We’re Back, Baby!

As I look out the window here on April 19th, in the year of our Lord 2022, and I see snow not only falling, but accumulating up here in Lyndhurst, I feel I might have been a bit hasty to announce on our sign down in Kingston that we would opening on Saturdays once again.

But, so it is written, so it shall be.  We’ll be open at 1054 Highway 2 East on Saturdays from 10am-2pm for the next month or so, extending our days and hours as the variety of products grows.  We’d love to see you there.   Along with our usual mix of meat, eggs, root crops and cheeses, we’ll also have vine ripe tomatoes from Forman Farms.

One thing about weather like this is, I suppose, that it gives me an opportunity to sit down at the computer and write.   Since last week, a few of you shared an interesting essay by Bee Wilson you correctly thought would be up our alley, about the gradual disconnection we’ve experienced from the tactile experiences of handling, selecting, preparing and eating food.

The progression from specialized vendor (ie: fruit stand, fishmonger, baker, butcher… etc), to supermarket, to online retailing was one of many threads the author wove together in her story – I had to chuckle because there are few people more zealous about direct physical contact with their food than us… while also launching an online store.  Such are the compromises of running a family farm in a world that is hurtling towards the Metaverse – the transhumanist vision of the future, where we shed the shackles of our physical bodies to explore exciting virtual realities… like shopping at Walmart.

Like many “trends” foisted upon us from our betters on high, no sane person wants this reality – I suppose unless you own stock in Walmart or Facebook.  What people at least say they want, and what we actually get seem to be getting further and further apart.  For instance, I imagine most people would *say* they want things like walkable communities with local small businesses.   Instead, we get:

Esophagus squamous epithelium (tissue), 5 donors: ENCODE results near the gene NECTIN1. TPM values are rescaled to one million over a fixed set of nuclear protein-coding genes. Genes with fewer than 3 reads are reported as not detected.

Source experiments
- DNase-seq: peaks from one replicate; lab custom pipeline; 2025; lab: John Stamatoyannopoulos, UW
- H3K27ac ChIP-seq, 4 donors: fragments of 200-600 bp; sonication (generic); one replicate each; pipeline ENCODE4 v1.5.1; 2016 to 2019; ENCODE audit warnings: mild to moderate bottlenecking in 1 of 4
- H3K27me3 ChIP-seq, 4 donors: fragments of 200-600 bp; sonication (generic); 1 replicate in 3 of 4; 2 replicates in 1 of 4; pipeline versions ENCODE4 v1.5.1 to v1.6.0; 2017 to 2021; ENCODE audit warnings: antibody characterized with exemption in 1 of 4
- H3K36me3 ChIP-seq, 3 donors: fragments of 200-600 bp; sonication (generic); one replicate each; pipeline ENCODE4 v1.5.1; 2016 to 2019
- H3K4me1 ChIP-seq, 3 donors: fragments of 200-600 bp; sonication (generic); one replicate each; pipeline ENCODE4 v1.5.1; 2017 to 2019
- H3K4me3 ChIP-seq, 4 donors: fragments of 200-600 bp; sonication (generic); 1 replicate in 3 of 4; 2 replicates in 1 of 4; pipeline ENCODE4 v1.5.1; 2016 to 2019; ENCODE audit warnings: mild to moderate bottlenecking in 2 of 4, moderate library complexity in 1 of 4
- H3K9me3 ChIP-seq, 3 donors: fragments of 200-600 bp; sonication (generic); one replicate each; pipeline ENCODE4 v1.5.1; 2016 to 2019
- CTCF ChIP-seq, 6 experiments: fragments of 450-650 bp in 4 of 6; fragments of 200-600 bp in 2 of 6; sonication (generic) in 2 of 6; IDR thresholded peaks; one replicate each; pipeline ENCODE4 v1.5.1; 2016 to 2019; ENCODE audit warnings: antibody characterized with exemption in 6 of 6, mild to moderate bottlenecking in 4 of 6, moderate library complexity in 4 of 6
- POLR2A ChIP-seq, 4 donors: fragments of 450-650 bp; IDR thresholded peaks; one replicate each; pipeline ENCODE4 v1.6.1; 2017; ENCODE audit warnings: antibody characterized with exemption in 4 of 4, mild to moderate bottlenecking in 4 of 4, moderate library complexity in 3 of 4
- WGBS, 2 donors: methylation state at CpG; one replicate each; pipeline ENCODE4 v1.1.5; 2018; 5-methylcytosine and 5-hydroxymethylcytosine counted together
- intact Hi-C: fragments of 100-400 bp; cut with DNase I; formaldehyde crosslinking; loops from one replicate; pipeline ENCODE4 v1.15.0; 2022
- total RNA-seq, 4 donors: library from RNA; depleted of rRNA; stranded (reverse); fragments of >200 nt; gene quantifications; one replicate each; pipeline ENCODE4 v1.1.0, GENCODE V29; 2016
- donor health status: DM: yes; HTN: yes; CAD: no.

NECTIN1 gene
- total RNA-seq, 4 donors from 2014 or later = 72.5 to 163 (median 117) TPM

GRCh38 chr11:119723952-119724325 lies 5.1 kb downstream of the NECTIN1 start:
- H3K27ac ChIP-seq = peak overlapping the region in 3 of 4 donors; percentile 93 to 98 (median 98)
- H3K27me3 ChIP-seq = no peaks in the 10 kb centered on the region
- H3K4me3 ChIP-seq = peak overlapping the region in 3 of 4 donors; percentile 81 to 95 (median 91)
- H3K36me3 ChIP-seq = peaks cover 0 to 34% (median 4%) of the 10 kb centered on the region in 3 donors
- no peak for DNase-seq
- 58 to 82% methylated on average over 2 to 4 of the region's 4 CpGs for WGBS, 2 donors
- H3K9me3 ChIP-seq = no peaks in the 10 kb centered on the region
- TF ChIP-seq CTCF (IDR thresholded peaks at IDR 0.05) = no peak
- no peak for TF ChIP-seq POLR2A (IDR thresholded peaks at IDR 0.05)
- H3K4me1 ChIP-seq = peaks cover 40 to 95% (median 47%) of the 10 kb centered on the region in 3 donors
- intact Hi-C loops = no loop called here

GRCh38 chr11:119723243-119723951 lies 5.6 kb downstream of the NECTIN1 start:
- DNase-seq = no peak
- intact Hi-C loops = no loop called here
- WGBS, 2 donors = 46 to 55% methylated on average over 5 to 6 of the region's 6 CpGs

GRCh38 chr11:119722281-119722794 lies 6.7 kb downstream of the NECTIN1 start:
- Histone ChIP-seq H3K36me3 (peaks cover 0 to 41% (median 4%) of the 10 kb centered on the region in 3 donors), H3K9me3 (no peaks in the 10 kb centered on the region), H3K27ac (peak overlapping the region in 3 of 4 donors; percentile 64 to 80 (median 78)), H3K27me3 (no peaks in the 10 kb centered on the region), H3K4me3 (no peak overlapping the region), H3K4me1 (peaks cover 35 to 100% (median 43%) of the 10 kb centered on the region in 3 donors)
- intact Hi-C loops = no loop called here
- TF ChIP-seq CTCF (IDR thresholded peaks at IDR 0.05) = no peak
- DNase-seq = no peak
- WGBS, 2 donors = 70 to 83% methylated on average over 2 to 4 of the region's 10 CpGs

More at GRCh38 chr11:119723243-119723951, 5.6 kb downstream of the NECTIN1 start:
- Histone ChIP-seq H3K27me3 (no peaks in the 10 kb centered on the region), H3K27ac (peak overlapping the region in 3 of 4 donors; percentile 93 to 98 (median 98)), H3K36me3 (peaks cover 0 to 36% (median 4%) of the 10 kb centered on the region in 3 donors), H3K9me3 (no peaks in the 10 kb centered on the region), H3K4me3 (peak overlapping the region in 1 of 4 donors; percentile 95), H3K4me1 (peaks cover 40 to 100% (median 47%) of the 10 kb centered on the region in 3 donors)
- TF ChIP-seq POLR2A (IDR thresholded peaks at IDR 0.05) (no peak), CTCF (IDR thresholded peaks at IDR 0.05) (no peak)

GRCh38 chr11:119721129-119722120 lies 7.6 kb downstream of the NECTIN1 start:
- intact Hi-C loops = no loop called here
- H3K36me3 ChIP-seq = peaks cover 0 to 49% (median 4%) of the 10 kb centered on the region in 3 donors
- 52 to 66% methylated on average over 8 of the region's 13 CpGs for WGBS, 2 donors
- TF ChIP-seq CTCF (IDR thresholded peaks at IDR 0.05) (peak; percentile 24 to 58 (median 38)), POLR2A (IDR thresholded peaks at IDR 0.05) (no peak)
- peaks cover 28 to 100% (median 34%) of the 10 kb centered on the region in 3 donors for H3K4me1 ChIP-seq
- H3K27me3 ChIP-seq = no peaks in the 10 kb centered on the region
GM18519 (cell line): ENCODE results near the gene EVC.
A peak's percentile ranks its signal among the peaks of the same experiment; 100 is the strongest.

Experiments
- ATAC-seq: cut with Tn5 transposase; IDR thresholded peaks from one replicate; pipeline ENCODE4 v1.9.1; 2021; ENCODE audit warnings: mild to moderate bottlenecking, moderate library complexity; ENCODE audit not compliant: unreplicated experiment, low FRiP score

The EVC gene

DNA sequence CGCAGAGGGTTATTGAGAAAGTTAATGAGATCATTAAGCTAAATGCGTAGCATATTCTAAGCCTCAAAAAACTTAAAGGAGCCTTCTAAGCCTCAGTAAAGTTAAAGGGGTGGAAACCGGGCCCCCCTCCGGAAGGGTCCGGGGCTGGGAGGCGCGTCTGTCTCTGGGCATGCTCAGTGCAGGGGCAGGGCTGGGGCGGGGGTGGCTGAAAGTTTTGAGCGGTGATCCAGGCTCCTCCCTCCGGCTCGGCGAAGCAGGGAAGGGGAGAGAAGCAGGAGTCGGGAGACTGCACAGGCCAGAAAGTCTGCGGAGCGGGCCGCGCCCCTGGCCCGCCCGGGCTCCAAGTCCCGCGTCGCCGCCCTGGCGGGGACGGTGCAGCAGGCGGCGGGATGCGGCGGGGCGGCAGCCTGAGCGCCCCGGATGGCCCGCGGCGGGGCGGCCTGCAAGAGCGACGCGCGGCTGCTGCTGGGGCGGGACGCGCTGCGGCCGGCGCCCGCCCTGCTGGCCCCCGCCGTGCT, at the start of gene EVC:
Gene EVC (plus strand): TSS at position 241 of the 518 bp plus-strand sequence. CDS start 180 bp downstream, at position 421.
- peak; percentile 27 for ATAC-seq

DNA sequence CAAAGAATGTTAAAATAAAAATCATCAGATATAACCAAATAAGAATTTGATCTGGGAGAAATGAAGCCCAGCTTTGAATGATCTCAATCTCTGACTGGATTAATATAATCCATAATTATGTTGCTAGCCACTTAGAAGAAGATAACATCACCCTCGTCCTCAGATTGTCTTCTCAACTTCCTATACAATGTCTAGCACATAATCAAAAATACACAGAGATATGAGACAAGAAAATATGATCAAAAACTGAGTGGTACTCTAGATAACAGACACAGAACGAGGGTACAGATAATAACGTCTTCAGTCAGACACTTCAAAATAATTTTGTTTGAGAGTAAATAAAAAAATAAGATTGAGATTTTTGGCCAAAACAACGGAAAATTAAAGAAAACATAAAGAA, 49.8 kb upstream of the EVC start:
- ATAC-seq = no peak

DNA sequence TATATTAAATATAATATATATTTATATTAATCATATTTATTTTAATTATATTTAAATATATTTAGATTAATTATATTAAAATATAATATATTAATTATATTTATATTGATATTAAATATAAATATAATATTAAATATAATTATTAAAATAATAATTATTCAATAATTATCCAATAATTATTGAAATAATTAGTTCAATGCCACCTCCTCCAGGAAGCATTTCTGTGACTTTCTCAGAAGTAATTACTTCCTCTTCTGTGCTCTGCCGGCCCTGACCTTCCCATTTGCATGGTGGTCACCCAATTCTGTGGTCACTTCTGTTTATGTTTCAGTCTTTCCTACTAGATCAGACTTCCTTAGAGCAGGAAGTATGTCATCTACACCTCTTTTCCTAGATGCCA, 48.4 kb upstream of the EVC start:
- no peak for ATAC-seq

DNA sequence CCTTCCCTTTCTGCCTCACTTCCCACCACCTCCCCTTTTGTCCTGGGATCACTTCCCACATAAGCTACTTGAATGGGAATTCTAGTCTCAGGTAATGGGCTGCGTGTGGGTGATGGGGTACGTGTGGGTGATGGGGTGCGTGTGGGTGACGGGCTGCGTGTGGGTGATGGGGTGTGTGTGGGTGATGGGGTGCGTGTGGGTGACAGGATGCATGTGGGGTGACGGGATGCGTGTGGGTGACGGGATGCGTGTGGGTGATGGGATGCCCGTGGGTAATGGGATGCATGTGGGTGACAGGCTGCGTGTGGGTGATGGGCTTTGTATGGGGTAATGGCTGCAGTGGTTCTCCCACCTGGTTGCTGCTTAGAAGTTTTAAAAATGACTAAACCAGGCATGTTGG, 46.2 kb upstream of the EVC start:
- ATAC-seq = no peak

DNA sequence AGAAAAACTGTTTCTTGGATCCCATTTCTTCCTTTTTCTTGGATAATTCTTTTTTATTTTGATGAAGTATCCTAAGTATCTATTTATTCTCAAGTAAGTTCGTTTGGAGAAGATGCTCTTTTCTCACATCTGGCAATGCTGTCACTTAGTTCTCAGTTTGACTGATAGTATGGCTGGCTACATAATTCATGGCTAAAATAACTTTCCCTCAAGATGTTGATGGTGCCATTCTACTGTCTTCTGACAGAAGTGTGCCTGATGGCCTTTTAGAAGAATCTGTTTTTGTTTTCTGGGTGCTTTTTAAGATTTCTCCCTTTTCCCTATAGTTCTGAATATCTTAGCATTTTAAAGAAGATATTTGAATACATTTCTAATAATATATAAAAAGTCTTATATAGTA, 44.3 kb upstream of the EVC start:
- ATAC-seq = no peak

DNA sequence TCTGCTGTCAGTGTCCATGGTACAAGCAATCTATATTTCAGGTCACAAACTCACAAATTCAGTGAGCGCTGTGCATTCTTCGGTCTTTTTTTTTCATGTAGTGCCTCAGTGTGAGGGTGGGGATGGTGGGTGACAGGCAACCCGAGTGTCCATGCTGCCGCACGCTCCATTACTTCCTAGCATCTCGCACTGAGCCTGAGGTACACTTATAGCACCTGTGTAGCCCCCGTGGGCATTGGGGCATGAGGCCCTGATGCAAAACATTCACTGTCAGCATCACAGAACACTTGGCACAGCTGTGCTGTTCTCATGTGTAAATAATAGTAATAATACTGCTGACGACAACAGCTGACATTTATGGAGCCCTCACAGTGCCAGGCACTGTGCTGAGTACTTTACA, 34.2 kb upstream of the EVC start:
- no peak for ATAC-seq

This happens to be in Kingston (I’m sure most of you know exactly where it is), but for better or worse, it could literally be anywhere in North America.  In many ways we already exist in the Metaverse: severely detached from physical reality, drifting in an anonymous, placeless fog of corporate consumer culture and consumption.  It may be bland, likely unhealthy, but it offers few challenges or surprises; it is “safe”, predictable, consistent.

The impetus for Bee Wilson’s meditation on the culture’s loss of tactile appreciation for food was her own experience of losing and regaining her sense of taste and smell when she came down with COVID.  As much as I am on the same page with her when it comes to the sensual and aesthetic appreciation of food – as well as the rest of life for that matter – I feel the bigger picture with food (and the bigger loss during COVID) is social.

Man does not live by bread alone, and there’s no joy in a meal by yourself.  One of the greatest rewards I experience with our business is when I’m down at the farmstand on Highway 2, and I see two people – neighbours – finally, for the first time, introduce themselves, socialize and chat while squeezing tomatoes and waiting in line, after living down the street from each other for years. 

This “people” element is honestly why I believe the Creator allows our unlikely business to exist and prosper.  I often reflect on this when I see our employees at work as well.  I’ll witness people of vastly different ages, class, language and culture interacting, working, laughing and learning from one another.  Very few settings allow for that in today’s world.  Our farm – as much as it is a business, an exercise in stewardship, a source of calories, and home for our family – reaches its highest potential when it serves as a substrate for the gathering of people and source of strength for our community.

In the words of the most idealistic, hippie dippy daydreaming farmer of all time, Masanobu Fukuoka: “The ultimate goal of farming is not the growing of crops, but the cultivation and perfection of human beings”

So while I am proud of the food we produce – its taste, texture and smell – and continue to apply myself to the various disciplines of my craft and nuances of business, none of it would be possible without the people (you) who go out of your way to look beyond the Metaverse and go out of your way to *work with people*.

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